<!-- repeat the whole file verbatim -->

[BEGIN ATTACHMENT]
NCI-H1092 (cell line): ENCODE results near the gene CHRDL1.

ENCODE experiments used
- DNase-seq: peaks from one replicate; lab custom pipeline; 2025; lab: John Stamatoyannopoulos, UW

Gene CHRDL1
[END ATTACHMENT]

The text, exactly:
NCI-H1092 (cell line): ENCODE results near the gene CHRDL1.

ENCODE experiments used
- DNase-seq: peaks from one replicate; lab custom pipeline; 2025; lab: John Stamatoyannopoulos, UW

Gene CHRDL1